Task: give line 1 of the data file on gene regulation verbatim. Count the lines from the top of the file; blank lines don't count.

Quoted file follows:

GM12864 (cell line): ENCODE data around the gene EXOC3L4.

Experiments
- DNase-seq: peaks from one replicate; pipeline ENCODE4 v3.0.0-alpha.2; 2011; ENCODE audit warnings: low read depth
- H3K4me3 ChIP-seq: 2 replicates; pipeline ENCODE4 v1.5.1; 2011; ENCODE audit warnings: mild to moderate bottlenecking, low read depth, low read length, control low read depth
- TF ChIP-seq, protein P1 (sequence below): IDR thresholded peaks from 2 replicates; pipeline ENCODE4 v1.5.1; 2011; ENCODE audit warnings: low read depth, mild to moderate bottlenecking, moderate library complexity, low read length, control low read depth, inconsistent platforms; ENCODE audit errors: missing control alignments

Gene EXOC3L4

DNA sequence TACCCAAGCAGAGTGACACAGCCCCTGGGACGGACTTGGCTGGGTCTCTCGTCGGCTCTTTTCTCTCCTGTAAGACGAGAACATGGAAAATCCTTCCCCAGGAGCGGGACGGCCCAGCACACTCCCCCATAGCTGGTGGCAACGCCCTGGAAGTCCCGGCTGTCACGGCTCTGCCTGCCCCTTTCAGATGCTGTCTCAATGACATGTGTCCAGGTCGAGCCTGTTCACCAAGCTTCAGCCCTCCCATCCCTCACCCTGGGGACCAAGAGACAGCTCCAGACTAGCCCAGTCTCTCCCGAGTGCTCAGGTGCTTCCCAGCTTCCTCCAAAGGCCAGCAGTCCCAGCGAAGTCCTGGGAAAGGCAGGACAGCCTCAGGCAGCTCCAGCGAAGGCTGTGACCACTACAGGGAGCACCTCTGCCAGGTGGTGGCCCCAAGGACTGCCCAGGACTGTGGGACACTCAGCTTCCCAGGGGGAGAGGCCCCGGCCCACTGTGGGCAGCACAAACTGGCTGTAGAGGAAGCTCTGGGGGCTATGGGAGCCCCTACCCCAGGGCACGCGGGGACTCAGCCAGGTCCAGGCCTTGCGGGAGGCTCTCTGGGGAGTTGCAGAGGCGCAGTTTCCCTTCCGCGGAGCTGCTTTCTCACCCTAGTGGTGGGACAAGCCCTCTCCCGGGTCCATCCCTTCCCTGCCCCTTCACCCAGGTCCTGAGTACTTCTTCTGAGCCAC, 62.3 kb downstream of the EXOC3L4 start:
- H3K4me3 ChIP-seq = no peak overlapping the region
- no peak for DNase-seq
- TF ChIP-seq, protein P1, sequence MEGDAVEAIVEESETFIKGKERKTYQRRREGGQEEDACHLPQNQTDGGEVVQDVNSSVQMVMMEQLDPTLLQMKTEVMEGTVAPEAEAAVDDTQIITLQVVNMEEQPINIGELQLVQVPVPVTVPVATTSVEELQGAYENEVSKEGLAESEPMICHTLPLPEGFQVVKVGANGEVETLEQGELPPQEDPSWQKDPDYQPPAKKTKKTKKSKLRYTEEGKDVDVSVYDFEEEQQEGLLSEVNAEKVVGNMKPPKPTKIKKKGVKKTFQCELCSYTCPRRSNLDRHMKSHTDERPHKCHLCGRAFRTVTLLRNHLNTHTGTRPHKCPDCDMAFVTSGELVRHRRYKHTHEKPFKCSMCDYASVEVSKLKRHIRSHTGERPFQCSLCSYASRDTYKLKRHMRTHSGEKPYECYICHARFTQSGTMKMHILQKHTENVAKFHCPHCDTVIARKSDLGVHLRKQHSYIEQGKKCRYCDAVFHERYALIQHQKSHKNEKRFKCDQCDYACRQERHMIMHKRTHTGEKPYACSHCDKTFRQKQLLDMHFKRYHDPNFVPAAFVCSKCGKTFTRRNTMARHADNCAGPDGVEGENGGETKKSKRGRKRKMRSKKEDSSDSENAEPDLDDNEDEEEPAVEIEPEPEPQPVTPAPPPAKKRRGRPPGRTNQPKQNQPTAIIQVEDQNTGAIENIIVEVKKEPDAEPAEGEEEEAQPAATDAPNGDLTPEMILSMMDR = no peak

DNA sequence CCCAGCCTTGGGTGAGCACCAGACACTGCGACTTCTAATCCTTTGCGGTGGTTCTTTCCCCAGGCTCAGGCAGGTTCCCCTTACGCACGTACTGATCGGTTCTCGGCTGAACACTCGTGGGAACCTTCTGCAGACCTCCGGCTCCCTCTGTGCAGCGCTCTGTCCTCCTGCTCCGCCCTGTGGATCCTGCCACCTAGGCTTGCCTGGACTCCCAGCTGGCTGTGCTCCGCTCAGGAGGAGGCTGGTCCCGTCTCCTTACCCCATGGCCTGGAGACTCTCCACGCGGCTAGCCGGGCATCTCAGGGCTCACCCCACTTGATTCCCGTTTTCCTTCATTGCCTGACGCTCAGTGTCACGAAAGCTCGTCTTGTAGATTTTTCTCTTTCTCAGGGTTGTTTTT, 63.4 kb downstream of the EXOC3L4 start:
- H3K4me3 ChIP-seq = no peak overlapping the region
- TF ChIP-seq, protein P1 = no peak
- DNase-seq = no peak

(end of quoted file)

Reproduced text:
GM12864 (cell line): ENCODE data around the gene EXOC3L4.